This cold war neurosurgeon successfully transplanted monkey heads. Could it work on humans?

Print Friendly, PDF & Email
Credit: Javier Zarracina/Vox
Credit: Javier Zarracina/Vox

Robert White [was] a neurosurgeon who spent decades performing head transplants on monkeys, hoping to eventually use the procedure to give human brains new bodies.

[Medical historian Brandy Schillace’s] research took her from the Midwest, where she interviewed White’s surviving family, to Moscow, where she tracked down the details of his professional rivalry with a Soviet scientist who managed to surgically create a two-headed dog.

White, who spoke to WIRED two decades ago for this vintage piece, and whose ambitions have recently been revived, never got to use the surgery on a human. But he did invent brain-cooling procedures that are still in use today to save heart attack patients; he inspired an X-Files character; and he nearly won a Nobel Prize. His true quest, Schillace finds, was spurred by his belief that you are your brain—that rescuing a brain by giving it a full new body and set of organs meant saving the soul.

Follow the latest news and policy debates on agricultural biotech and biomedicine? Subscribe to our newsletter.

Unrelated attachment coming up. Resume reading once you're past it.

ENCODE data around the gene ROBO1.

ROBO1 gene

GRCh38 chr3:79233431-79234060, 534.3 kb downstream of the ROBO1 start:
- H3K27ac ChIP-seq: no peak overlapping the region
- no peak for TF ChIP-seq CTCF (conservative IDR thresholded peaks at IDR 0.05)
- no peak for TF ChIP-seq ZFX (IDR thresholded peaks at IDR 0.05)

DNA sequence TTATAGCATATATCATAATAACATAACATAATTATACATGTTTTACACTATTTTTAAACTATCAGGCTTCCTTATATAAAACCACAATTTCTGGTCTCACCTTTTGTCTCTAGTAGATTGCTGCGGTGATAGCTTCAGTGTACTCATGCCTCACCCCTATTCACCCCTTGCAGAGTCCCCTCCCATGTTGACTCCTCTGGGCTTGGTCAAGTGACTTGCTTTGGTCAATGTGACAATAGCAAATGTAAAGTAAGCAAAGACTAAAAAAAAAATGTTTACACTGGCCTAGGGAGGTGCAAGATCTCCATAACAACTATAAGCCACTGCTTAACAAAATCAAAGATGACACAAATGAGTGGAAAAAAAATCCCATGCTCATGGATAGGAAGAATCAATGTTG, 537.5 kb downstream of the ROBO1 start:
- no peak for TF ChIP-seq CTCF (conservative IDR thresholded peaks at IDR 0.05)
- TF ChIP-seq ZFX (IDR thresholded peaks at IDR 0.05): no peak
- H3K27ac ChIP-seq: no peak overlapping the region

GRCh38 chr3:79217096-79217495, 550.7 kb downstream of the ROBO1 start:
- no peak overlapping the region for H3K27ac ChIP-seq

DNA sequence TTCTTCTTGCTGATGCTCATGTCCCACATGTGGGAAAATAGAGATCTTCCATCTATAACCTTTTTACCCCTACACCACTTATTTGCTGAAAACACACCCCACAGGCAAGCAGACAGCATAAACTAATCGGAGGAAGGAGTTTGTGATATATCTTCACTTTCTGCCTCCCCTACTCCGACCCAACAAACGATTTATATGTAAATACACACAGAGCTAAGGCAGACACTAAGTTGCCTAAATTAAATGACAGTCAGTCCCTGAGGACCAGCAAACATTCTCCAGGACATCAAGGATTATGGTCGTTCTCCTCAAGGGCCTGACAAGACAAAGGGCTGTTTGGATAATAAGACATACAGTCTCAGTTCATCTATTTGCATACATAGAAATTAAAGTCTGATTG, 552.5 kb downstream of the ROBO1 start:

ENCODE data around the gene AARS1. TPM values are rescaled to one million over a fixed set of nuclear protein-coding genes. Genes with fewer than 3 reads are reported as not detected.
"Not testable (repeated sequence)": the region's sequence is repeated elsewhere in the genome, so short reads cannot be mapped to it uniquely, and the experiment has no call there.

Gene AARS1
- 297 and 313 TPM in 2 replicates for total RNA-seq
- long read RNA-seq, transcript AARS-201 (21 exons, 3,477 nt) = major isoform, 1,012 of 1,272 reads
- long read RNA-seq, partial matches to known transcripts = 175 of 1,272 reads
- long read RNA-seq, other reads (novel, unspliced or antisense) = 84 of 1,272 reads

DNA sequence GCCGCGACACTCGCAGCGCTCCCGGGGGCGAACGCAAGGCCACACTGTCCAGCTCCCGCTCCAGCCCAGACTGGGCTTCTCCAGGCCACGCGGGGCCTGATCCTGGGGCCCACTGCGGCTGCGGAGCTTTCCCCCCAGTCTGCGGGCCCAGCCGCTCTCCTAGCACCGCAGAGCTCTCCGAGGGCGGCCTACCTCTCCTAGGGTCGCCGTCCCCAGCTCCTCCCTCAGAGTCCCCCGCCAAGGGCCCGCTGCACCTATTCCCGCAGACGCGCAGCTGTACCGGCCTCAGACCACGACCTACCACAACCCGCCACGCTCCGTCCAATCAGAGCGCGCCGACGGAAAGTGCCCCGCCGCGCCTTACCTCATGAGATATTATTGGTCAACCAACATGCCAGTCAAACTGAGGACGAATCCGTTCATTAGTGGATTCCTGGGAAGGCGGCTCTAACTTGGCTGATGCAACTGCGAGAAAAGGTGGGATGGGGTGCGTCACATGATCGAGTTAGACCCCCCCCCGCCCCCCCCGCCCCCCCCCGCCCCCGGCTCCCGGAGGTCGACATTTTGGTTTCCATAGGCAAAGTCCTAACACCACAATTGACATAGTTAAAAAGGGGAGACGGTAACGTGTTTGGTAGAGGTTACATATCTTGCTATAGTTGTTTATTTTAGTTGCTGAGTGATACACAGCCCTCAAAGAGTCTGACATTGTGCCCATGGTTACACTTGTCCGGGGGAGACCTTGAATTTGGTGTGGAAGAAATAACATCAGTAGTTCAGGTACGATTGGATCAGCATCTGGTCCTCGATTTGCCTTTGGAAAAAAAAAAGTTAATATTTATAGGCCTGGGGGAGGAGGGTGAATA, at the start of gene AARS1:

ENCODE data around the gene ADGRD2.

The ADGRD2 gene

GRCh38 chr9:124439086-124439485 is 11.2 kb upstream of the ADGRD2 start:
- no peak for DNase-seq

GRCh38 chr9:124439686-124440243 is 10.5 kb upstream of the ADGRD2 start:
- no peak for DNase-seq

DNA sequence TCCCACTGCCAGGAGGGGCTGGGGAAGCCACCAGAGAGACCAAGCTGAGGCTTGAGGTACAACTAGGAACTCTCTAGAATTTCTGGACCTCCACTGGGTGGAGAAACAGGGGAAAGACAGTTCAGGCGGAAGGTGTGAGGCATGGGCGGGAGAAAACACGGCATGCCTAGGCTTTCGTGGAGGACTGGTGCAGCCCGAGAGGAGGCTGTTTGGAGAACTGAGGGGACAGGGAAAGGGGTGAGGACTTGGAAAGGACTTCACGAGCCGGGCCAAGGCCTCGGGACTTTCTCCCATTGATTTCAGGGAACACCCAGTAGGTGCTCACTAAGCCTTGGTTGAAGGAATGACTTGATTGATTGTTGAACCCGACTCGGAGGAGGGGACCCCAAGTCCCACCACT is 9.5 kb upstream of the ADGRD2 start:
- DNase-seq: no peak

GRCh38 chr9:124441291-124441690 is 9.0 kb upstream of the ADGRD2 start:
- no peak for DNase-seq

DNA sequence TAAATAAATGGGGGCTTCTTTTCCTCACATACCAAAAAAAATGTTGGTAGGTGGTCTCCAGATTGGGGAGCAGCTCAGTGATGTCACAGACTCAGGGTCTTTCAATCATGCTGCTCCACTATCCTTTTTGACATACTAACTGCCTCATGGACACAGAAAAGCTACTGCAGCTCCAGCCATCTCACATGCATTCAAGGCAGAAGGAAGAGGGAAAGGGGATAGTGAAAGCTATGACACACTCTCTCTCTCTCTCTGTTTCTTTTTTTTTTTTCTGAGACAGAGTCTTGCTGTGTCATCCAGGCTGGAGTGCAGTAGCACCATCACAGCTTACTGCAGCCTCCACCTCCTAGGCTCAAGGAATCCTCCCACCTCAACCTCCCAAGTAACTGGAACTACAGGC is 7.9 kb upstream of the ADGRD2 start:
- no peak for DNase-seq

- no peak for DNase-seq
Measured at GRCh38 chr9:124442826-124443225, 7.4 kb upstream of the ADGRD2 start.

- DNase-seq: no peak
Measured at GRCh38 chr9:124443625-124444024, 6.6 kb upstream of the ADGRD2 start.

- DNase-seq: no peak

“I think White felt that the human surgery would be more successful, because of everything being larger and easier to work on, and that they could work faster. He actually felt quite positive that it would succeed better than the monkey head transplants. But you’re still risking your life in a surgery,” [Schillace said.]

Read the original post

Related article:  How well-intentioned research into 'gay genes' spawned controversial DNA screening app
Outbreak Featured
Infographic: Growing human embryos — How long should researchers watch human development play out in a dish?

Infographic: Growing human embryos — How long should researchers watch human development play out in a dish?

In May, the International Society for Stem Cell Research (ISSCR) released new guidelines that relaxed the 14-day rule, taking away ...
Are GMOs and pesticides threatening bees?

Are GMOs and pesticides threatening bees?

First introduced in 1995, neonicotinoids ...
glp menu logo outlined

Newsletter Subscription

* indicates required
Email Lists
glp menu logo outlined

Get news on human & agricultural genetics and biotechnology delivered to your inbox.